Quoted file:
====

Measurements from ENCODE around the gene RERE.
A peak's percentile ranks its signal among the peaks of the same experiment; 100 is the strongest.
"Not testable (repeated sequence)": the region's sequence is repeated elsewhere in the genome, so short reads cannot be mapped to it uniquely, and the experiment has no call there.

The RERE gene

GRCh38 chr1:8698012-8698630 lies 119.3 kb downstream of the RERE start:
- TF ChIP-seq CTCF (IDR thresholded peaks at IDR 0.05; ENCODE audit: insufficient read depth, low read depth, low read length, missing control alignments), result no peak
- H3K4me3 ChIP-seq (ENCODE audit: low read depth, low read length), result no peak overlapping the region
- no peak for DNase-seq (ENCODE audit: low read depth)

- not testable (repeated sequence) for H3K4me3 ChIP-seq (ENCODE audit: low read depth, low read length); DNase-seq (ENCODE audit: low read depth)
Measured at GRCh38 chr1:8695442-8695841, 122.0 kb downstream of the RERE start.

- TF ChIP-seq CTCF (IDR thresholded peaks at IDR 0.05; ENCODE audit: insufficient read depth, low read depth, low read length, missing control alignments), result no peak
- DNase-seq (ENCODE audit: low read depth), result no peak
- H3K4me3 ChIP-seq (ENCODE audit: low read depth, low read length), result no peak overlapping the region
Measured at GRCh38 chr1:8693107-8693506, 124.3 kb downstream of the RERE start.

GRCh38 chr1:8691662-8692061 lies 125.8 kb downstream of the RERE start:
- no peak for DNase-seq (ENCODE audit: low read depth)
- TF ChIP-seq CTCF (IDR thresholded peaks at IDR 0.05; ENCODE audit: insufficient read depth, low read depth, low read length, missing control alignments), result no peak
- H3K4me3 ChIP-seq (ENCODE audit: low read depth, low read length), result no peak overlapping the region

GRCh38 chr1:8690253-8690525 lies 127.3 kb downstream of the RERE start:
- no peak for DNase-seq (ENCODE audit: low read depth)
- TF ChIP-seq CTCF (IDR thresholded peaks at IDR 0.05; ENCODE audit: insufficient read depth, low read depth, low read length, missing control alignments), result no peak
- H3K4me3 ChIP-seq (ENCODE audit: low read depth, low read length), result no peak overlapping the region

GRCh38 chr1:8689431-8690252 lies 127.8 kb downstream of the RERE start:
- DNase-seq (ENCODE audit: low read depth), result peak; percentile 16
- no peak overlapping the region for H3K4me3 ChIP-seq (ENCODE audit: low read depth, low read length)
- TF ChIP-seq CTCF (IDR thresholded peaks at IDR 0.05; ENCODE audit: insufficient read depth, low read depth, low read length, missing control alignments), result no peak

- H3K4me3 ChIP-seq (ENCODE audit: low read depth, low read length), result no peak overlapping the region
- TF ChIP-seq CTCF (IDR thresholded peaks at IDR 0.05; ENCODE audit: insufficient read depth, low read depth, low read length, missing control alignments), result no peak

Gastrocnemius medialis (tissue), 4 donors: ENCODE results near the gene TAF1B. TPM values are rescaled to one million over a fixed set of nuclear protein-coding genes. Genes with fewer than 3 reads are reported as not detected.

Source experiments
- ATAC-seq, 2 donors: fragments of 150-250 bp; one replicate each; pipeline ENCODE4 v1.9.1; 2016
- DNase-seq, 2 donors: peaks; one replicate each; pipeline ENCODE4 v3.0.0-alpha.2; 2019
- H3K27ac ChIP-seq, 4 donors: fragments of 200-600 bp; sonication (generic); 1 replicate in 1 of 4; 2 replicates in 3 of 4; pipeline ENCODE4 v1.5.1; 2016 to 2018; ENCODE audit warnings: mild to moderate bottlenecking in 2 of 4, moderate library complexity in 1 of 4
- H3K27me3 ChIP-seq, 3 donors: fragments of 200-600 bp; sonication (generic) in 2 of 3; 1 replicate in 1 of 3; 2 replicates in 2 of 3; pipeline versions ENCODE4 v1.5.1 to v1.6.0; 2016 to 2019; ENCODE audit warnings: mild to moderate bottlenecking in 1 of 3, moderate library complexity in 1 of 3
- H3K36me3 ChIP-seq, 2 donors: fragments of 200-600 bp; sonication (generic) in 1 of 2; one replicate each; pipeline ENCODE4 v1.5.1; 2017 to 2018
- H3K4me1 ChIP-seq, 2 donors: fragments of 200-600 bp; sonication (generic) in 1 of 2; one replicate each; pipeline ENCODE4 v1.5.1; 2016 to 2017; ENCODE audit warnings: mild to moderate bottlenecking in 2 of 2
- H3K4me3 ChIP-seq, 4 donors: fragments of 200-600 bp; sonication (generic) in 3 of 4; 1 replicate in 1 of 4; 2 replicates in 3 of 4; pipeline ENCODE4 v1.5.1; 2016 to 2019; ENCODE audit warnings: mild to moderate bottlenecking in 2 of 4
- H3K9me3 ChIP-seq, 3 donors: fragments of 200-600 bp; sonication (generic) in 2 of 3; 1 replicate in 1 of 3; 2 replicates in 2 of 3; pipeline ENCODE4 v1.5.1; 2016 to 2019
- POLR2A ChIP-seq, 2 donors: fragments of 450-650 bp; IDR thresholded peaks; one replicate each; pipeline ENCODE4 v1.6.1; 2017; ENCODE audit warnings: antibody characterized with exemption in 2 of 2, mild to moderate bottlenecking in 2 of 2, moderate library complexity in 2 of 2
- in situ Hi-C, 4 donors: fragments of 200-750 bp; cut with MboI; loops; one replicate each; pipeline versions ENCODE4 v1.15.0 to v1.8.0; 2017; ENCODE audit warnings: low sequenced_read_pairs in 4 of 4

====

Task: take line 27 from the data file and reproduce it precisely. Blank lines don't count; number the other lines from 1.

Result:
- H3K4me3 ChIP-seq (ENCODE audit: low read depth, low read length), result no peak overlapping the region